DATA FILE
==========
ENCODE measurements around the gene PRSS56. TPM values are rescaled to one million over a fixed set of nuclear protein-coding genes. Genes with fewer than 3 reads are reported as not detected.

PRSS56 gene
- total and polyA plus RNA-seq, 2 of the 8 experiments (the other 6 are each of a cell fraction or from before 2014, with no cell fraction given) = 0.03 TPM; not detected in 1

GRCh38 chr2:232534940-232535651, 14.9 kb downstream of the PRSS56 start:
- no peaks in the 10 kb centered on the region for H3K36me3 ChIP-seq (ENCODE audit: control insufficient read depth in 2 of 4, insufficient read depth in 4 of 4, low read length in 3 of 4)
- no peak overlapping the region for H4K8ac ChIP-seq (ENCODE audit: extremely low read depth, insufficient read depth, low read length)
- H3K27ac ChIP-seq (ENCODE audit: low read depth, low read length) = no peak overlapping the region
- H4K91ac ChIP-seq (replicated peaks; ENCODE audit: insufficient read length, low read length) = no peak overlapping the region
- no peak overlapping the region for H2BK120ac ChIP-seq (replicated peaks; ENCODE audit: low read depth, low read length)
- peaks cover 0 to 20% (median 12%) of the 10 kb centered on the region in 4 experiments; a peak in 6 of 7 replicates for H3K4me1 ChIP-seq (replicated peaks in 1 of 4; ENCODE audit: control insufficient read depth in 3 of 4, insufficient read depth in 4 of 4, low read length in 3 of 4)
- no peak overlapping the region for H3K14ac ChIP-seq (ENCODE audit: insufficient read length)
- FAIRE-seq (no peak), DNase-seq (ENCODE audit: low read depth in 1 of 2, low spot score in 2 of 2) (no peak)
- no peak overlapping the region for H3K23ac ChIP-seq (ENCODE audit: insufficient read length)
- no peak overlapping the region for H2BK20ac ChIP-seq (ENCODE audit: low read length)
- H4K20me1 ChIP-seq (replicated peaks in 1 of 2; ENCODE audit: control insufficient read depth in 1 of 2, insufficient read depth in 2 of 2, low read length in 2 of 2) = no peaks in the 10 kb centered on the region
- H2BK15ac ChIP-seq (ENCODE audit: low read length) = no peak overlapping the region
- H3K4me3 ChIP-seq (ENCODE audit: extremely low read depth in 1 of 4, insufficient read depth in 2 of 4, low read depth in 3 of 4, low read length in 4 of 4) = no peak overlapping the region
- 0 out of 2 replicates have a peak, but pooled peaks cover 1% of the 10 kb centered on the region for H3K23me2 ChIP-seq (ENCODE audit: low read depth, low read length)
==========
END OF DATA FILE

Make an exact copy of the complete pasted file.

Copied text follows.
ENCODE measurements around the gene PRSS56. TPM values are rescaled to one million over a fixed set of nuclear protein-coding genes. Genes with fewer than 3 reads are reported as not detected.

PRSS56 gene
- total and polyA plus RNA-seq, 2 of the 8 experiments (the other 6 are each of a cell fraction or from before 2014, with no cell fraction given) = 0.03 TPM; not detected in 1

GRCh38 chr2:232534940-232535651, 14.9 kb downstream of the PRSS56 start:
- no peaks in the 10 kb centered on the region for H3K36me3 ChIP-seq (ENCODE audit: control insufficient read depth in 2 of 4, insufficient read depth in 4 of 4, low read length in 3 of 4)
- no peak overlapping the region for H4K8ac ChIP-seq (ENCODE audit: extremely low read depth, insufficient read depth, low read length)
- H3K27ac ChIP-seq (ENCODE audit: low read depth, low read length) = no peak overlapping the region
- H4K91ac ChIP-seq (replicated peaks; ENCODE audit: insufficient read length, low read length) = no peak overlapping the region
- no peak overlapping the region for H2BK120ac ChIP-seq (replicated peaks; ENCODE audit: low read depth, low read length)
- peaks cover 0 to 20% (median 12%) of the 10 kb centered on the region in 4 experiments; a peak in 6 of 7 replicates for H3K4me1 ChIP-seq (replicated peaks in 1 of 4; ENCODE audit: control insufficient read depth in 3 of 4, insufficient read depth in 4 of 4, low read length in 3 of 4)
- no peak overlapping the region for H3K14ac ChIP-seq (ENCODE audit: insufficient read length)
- FAIRE-seq (no peak), DNase-seq (ENCODE audit: low read depth in 1 of 2, low spot score in 2 of 2) (no peak)
- no peak overlapping the region for H3K23ac ChIP-seq (ENCODE audit: insufficient read length)
- no peak overlapping the region for H2BK20ac ChIP-seq (ENCODE audit: low read length)
- H4K20me1 ChIP-seq (replicated peaks in 1 of 2; ENCODE audit: control insufficient read depth in 1 of 2, insufficient read depth in 2 of 2, low read length in 2 of 2) = no peaks in the 10 kb centered on the region
- H2BK15ac ChIP-seq (ENCODE audit: low read length) = no peak overlapping the region
- H3K4me3 ChIP-seq (ENCODE audit: extremely low read depth in 1 of 4, insufficient read depth in 2 of 4, low read depth in 3 of 4, low read length in 4 of 4) = no peak overlapping the region
- 0 out of 2 replicates have a peak, but pooled peaks cover 1% of the 10 kb centered on the region for H3K23me2 ChIP-seq (ENCODE audit: low read depth, low read length)